Late to the Punch: Toy Story 3
The first in a series of reviews posted far too long after the fact
Brad Bird was right in taking issue with the idea that animation is a genre. For those who haven’t been paying attention in the past decade or so, the art form has evolved far beyond its 80’s ghettoized Saturday Morning toy commercials. And we aren’t talking about merely bridging the age gap, either: Warner Bros. did that early last century, creating bright, action-filled stories that had some appeal to children with humor aimed squarely at adults. While that sort of animation continues today with movies like Shrek, Monsters v. Aliens, and Ice Age, there is another sort of animated film being made which raises the form entirely.
And, by and large, those enlightened movies are made at Pixar. As you can probably tell, my ability to be anything akin to objective about Pixar ended long ago. Somewhere in the Toy Story 2/Monsters, Inc. timeframe, I bought my lifetime pass to Pixar projects. Although I don’t think of the track record as having been perfect, I have not yet been truly disappointed. Even the movies that I find to be weaker than others have a gem or two in them: although I found very little emotional resonance in talking cars, I did find the beautiful, painterly landscapes in Cars to be a tangible step in the evolution of the possible when it comes to computer animation, and also considered the casting of Paul Newman as a regret-filled old race car to be a stroke of uncommon genius. Watching even a few minutes of his complex work in Cars makes me want to go back and watch The Sting, Cool Hand Luke, or pretty much anything from his heyday in an effort to distract from the fact that somebody that soulful had to get old and pass on.
And that’s my reaction to my least favorite Pixar movie.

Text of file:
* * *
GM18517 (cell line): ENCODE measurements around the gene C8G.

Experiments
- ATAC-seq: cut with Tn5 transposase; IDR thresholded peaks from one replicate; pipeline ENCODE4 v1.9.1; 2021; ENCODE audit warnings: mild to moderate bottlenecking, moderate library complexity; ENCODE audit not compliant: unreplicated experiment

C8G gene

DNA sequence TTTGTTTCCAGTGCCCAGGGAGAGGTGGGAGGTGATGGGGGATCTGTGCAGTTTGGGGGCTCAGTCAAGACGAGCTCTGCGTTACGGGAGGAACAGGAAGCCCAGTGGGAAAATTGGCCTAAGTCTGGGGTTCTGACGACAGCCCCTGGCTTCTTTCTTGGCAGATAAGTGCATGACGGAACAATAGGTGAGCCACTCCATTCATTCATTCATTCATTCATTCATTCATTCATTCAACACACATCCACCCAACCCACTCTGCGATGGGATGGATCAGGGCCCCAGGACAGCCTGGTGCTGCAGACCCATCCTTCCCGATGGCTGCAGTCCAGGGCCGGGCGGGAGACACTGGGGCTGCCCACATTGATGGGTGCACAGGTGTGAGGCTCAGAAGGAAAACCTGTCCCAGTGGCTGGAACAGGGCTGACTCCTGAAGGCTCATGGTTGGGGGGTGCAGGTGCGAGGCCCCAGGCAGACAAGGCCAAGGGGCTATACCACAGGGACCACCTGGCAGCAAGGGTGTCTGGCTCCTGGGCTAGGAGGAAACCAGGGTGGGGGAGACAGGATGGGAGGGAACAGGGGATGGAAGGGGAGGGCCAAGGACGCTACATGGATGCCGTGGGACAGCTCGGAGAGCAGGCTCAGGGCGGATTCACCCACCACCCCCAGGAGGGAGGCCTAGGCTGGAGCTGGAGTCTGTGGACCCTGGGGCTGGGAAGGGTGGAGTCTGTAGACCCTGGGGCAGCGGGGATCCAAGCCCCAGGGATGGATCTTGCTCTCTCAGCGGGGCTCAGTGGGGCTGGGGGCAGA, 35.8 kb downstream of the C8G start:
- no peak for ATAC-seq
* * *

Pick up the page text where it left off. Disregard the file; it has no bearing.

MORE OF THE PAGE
My favorite Pixar moments aren’t necessarily more flashy. They all share a deep emotional resonance that is hard to shake. Want to see me dissolve into tears for no apparent reason? Queue up Ratatouille to the scene where Linguini, new to the Gusteau kitchen, is given a crash culinary course by Colette and wait for this exchange:
Linguini: Thank you, by the way, for all the advice about cooking.
Colette: Thank you, too.
Linguini: For what?
Colette: For taking it.
That final line combined with the masterfully created facial expression that conveys simple gratitude for having a pupil who takes the time to truly listen, pride in having taught somebody a complex task, and the beginning of an admiration and friendship leaves me unhinged every time, as well as drive home the point that Pixar is playing a far different game from the group at Dreamworks who are widely considered to be their closest competition (a particular shame since that studio came out of the blocks with an underappreciated gem, Prince of Egypt in 1998.
Toy Story 3 has already been noted for its ability to wring a tear from even the most hardened and emotionally crippled male movie critic. And while I certainly found the themes of the end of childhood and, in particular, the expectation for males to put away childhood for adult life to be poignant, the emotional impact of the movie came much earlier for me. Andy, the owner of the toys, is heading off to college and the fate of his toys is up in the air. As the toys are divided out, Jesse, the cowgirl pal of Andy's favorite toy, Woody, believes that she is being thrown away. The sheer panic on her face, coupled with the knowledge of her backstory from Toy Story 2, is positively chilling.
That it gets worse for our band of heroes shouldn’t surprise anybody. I have to admit that even I, who respects the lengths that Pixar will go to take a story to unexpected places, was surprised with how far this particular film went. That it goes there and comes back with a brilliantly earned and executed deus ex machina, ending in the most satisfactory manner of any trilogy in recent memory is a tribute both to the loving care that the studio employs when writing its movies, but also to the depth of the affection they clearly have for this particular cast of characters. Too perfect, I’d say, for them to consider revisiting down the road. Here’s hoping that Andy’s kids aren’t pressed into service for another go around with Woody and Buzz for Toy Story 4.
Thanks again, Pixar. Aside from Iron Man 2, you saved this summer for me (though I expect that Christopher Nolan will save it again in a few weeks).